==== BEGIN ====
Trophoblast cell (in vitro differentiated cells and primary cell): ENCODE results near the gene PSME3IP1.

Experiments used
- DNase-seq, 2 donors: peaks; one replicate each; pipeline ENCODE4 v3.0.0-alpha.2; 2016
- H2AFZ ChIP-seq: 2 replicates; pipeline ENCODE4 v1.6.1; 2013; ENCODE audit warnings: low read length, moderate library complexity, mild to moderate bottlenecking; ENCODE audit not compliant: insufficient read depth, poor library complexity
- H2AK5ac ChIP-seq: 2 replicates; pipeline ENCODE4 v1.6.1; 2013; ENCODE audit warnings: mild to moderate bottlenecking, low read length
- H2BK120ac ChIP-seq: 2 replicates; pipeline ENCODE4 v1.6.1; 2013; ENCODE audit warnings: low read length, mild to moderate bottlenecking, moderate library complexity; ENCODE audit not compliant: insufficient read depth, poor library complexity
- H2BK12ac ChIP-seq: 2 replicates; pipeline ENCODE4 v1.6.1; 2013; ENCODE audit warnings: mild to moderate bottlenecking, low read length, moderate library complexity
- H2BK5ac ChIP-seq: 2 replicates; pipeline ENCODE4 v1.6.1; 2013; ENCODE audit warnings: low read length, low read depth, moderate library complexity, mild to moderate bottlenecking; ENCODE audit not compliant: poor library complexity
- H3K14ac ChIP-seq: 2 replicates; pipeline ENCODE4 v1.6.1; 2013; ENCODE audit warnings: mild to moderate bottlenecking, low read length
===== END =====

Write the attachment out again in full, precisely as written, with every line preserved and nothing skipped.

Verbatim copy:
Trophoblast cell (in vitro differentiated cells and primary cell): ENCODE results near the gene PSME3IP1.

Experiments used
- DNase-seq, 2 donors: peaks; one replicate each; pipeline ENCODE4 v3.0.0-alpha.2; 2016
- H2AFZ ChIP-seq: 2 replicates; pipeline ENCODE4 v1.6.1; 2013; ENCODE audit warnings: low read length, moderate library complexity, mild to moderate bottlenecking; ENCODE audit not compliant: insufficient read depth, poor library complexity
- H2AK5ac ChIP-seq: 2 replicates; pipeline ENCODE4 v1.6.1; 2013; ENCODE audit warnings: mild to moderate bottlenecking, low read length
- H2BK120ac ChIP-seq: 2 replicates; pipeline ENCODE4 v1.6.1; 2013; ENCODE audit warnings: low read length, mild to moderate bottlenecking, moderate library complexity; ENCODE audit not compliant: insufficient read depth, poor library complexity
- H2BK12ac ChIP-seq: 2 replicates; pipeline ENCODE4 v1.6.1; 2013; ENCODE audit warnings: mild to moderate bottlenecking, low read length, moderate library complexity
- H2BK5ac ChIP-seq: 2 replicates; pipeline ENCODE4 v1.6.1; 2013; ENCODE audit warnings: low read length, low read depth, moderate library complexity, mild to moderate bottlenecking; ENCODE audit not compliant: poor library complexity
- H3K14ac ChIP-seq: 2 replicates; pipeline ENCODE4 v1.6.1; 2013; ENCODE audit warnings: mild to moderate bottlenecking, low read length